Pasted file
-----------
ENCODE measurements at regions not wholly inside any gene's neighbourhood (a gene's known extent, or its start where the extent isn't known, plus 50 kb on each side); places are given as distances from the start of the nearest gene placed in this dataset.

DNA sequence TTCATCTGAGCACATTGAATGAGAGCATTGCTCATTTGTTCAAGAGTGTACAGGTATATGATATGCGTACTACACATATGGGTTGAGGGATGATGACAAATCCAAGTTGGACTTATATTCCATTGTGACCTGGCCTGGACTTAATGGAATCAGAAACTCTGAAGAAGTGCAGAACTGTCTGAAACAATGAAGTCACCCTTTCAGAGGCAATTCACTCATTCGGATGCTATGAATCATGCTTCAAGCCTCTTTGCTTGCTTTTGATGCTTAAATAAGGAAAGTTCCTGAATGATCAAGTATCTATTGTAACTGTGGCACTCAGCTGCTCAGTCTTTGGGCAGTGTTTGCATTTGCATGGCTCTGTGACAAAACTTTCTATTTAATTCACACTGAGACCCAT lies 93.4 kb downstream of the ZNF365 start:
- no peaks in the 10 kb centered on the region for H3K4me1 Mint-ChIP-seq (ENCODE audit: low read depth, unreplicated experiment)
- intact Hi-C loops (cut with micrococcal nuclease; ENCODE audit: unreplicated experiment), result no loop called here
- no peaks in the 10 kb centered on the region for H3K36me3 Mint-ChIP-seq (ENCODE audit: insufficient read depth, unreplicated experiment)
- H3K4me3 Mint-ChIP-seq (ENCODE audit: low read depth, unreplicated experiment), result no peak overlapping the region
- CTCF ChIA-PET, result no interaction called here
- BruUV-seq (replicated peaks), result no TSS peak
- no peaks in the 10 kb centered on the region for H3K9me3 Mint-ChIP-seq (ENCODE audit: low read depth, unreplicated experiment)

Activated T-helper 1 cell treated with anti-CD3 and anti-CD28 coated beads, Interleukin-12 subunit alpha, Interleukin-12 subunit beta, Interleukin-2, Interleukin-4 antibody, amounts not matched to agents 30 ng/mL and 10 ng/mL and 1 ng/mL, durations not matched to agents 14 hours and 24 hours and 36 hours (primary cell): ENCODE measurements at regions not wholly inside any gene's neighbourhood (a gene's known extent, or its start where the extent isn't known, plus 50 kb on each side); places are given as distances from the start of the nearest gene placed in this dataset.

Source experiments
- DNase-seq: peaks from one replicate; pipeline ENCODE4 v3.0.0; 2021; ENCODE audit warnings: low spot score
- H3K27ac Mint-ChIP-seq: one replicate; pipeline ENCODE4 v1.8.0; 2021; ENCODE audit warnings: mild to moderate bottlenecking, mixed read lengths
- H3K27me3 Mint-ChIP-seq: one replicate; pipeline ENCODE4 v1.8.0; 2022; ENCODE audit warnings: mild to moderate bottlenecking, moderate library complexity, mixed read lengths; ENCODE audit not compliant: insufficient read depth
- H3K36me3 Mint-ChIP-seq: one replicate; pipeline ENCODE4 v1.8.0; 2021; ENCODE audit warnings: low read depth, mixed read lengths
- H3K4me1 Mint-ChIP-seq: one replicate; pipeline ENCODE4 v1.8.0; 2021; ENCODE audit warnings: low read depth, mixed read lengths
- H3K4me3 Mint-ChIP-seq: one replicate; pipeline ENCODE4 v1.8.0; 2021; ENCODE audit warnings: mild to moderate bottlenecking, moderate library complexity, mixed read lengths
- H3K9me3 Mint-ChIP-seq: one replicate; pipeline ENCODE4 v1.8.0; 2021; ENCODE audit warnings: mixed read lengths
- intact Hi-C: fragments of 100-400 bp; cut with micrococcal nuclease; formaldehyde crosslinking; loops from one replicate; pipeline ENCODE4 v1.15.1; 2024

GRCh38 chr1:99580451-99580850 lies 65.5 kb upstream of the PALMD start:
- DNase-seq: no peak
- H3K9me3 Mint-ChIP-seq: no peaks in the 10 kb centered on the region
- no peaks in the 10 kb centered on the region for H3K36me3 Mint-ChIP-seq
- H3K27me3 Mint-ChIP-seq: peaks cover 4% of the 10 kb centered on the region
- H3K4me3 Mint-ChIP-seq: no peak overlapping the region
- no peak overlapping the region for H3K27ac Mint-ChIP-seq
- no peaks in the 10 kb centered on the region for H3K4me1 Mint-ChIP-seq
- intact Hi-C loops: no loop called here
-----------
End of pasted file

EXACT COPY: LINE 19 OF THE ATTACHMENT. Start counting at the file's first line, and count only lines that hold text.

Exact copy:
- intact Hi-C: fragments of 100-400 bp; cut with micrococcal nuclease; formaldehyde crosslinking; loops from one replicate; pipeline ENCODE4 v1.15.1; 2024